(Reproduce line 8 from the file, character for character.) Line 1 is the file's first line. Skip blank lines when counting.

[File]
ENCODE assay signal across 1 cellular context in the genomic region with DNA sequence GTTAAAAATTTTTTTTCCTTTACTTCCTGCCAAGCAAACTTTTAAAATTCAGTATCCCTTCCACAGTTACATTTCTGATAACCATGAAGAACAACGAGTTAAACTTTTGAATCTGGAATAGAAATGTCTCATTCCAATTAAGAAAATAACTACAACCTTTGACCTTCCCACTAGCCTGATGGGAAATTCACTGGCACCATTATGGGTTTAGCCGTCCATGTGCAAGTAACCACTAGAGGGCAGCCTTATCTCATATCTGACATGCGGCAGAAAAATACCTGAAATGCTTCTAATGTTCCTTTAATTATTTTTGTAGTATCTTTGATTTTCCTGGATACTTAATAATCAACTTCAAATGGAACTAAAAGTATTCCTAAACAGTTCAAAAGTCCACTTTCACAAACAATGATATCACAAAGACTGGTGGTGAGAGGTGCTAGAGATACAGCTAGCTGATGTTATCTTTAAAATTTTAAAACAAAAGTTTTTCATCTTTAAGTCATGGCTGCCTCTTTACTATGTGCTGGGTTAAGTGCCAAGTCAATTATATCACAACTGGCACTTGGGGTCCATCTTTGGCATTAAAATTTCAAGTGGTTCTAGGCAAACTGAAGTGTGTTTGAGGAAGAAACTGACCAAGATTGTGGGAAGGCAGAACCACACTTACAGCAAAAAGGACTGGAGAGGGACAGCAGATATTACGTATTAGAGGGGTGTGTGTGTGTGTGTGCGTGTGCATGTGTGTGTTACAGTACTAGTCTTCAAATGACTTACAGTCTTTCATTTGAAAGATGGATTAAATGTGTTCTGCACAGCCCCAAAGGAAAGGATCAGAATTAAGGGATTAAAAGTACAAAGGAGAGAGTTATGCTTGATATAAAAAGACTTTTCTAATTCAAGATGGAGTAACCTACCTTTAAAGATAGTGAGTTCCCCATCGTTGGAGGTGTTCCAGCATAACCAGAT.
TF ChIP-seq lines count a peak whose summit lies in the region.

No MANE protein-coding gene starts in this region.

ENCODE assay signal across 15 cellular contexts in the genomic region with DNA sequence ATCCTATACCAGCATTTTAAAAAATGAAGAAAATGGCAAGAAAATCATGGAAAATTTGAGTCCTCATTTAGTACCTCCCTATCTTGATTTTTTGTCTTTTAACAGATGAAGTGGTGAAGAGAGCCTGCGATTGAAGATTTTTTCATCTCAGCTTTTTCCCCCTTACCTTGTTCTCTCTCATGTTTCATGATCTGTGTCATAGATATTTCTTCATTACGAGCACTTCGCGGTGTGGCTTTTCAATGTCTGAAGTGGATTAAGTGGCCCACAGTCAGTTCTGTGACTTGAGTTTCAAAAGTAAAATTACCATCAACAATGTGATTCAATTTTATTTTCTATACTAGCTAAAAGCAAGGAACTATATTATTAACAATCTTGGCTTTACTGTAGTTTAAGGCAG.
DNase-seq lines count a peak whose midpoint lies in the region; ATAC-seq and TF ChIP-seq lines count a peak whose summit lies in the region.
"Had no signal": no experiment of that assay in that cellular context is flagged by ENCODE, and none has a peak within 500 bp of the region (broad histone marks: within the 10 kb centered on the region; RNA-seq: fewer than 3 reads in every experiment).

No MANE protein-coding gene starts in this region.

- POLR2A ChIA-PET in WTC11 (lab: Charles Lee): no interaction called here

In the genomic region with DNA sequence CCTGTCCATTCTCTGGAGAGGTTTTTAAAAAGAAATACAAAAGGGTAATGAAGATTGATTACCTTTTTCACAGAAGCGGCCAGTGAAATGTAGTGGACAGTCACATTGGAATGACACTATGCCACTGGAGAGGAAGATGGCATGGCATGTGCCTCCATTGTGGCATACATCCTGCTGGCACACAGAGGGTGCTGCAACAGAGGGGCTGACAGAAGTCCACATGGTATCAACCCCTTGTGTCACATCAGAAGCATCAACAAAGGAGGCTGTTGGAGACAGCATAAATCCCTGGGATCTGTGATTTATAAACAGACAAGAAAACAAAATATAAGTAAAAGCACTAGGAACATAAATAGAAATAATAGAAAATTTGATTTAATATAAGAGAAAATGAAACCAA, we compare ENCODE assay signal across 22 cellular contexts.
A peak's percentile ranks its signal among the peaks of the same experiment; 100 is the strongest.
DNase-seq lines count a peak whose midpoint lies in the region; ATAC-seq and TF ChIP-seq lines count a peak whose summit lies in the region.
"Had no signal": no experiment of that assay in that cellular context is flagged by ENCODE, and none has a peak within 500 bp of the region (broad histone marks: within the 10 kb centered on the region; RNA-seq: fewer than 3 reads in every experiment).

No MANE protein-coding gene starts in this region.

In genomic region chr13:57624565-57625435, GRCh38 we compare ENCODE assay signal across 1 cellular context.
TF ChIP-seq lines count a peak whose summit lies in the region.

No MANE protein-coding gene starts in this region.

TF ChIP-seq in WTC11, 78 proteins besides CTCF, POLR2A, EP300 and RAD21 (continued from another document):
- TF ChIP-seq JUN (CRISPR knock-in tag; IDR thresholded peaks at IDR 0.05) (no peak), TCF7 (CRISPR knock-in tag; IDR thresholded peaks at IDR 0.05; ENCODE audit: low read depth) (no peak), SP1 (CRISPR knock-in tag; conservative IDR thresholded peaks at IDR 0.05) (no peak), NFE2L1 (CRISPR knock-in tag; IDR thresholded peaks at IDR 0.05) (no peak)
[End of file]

- POLR2A ChIA-PET in WTC11 (lab: Charles Lee): no interaction called here